(Bloomberg) -- The nearly $1 trillion in stimulus checks during the pandemic likely had no long-lasting impact on recipients’ financial well-being, and in some cases increased their feelings of distress around money, a study found.

Researchers surveyed more than 5,000 Americans living in poverty to find out how effective the unconditional cash transfers were. Recipients increased expenditures for a few weeks, but the extra money had no long-term impact on spending or savings, according to the paper, published Tuesday.

“These results suggest that the cash allowed participants to spend more money, improving objective financial outcomes for the few weeks immediately following the transfer and then dissipating thereafter,” wrote the researchers, led by Ania Jaroszewicz at Harvard University’s Institute for Quantitative Social Sciences. 

The survey covered three groups: the first received a one-time payment of $500, the second got $2,000 and the third nothing.

In the two weeks following the payment, the first and second groups spent $26 and $82 more per day on average, respectively, compared with the control group. Both groups also had higher bank balances immediately after getting the money. Expenditures and bank balances returned to levels similar to that of people who received no payment about four weeks later. 

The cash recipients also did more poorly on financial, psychological and health measures in the survey. This is consistent with the notion that receiving some money -- but not enough -- makes the gap between needs and resources more salient for low-income individuals, which is source of distress, according to the paper.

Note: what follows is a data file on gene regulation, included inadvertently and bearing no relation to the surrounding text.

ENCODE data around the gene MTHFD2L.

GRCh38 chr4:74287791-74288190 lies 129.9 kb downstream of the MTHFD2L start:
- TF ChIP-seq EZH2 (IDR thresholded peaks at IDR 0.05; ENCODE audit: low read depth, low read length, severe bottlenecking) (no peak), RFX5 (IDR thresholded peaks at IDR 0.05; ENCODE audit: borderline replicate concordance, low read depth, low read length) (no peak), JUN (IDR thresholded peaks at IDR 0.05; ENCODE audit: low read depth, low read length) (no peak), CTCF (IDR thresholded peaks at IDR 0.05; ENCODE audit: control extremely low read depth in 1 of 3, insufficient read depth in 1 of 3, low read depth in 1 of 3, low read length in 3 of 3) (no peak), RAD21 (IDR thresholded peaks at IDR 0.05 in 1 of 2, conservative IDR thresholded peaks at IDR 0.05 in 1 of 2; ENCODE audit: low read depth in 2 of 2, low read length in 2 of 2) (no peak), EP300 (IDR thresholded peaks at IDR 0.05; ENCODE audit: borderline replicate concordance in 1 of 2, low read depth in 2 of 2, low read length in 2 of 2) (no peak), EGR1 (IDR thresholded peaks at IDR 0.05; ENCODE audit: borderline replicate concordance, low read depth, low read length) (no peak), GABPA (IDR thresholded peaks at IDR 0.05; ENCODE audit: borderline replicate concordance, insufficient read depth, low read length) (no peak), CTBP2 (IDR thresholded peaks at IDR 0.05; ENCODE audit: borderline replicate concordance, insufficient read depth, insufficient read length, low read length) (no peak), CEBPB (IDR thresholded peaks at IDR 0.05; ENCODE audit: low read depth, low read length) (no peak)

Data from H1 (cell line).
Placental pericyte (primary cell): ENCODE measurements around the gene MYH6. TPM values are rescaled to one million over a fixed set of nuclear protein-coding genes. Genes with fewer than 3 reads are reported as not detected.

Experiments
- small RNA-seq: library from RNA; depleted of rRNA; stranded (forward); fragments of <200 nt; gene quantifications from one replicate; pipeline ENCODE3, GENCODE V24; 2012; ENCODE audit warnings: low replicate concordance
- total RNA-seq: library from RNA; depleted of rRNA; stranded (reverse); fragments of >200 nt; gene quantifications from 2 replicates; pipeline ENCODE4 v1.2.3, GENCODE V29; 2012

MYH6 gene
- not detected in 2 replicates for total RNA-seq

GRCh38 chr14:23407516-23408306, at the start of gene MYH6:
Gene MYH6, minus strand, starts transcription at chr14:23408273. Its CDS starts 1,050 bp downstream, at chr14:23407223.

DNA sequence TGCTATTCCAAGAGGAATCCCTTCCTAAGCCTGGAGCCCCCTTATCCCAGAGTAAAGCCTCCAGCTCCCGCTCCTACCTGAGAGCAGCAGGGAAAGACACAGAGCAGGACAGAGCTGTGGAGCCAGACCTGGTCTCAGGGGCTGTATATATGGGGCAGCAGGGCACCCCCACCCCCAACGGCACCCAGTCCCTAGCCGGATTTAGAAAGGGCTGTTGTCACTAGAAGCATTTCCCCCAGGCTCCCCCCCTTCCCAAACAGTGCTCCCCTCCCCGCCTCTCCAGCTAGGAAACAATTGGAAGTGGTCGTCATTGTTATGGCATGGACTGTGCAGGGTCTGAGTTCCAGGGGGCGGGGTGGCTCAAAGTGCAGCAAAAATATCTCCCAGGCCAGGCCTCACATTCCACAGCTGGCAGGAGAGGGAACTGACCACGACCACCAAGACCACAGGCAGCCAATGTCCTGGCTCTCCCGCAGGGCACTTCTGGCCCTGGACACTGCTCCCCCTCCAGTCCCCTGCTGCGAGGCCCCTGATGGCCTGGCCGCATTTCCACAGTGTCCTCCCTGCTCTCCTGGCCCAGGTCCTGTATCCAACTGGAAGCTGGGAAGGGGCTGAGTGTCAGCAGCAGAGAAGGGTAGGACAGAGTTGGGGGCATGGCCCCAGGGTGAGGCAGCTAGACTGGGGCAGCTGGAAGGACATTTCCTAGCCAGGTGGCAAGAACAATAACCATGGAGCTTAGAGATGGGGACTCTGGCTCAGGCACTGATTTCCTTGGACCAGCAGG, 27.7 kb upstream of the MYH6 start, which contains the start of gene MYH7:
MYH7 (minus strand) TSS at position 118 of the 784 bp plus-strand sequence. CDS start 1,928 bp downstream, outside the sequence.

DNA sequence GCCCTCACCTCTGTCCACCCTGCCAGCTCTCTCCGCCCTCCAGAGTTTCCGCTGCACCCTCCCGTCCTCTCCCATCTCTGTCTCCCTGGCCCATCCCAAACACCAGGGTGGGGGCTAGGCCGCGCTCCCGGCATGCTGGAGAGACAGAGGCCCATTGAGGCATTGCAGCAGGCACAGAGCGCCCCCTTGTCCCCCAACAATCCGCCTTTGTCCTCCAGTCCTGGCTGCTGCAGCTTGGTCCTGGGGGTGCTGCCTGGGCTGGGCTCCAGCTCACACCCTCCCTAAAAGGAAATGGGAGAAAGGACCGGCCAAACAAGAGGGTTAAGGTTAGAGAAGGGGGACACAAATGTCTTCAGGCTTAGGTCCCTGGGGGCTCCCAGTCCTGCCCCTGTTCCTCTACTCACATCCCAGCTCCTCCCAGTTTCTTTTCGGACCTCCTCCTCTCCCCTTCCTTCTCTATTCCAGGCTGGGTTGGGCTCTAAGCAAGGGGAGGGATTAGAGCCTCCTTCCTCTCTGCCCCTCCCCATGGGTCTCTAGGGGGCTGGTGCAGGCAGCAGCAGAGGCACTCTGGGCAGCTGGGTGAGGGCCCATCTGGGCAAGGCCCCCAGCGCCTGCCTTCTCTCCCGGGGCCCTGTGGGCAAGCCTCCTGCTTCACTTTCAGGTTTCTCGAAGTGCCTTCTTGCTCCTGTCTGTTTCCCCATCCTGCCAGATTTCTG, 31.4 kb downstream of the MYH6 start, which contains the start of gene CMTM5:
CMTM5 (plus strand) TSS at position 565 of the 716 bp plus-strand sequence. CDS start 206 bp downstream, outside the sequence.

“These results hint that while the cash did not actually produce worse outcomes in some objective sense, in some situations it made recipients feel worse,” the researchers wrote.

In the survey, participants mainly used the checks to make debit and credit card payments, pay bills, buy food, shop and fund transportation. The study, which was conducted from July 2020 to May 2021, found no evidence that the extra money helped reduce bank fees, including overdraft and late payment penalties. 

Read More: Cash Payments Were Lifeline for Low-Income Americans in Pandemic

The researchers pointed out that the three rounds of stimulus checks in the US covered small amounts of money compared with people’s financial needs, especially those living in poverty. The checks ranged from $600 to $1,400 for each adult and $500 to $1,400 per qualifying child.

Larger amounts could have a long-term impact. That type of relief package would be costly, though, so it may be more useful to partner future cash payments with increased community resources, the researchers wrote.

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